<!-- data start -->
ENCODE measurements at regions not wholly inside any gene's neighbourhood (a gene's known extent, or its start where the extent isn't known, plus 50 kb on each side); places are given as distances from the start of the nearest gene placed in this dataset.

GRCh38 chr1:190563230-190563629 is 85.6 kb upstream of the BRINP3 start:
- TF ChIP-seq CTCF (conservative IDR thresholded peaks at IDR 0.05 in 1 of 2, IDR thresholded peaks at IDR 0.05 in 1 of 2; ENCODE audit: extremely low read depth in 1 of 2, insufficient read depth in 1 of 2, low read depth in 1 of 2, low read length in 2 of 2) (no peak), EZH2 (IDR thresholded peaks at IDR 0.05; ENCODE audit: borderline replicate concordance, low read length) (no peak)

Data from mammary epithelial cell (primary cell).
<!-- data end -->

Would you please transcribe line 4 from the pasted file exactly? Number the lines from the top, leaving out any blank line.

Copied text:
Data from mammary epithelial cell (primary cell).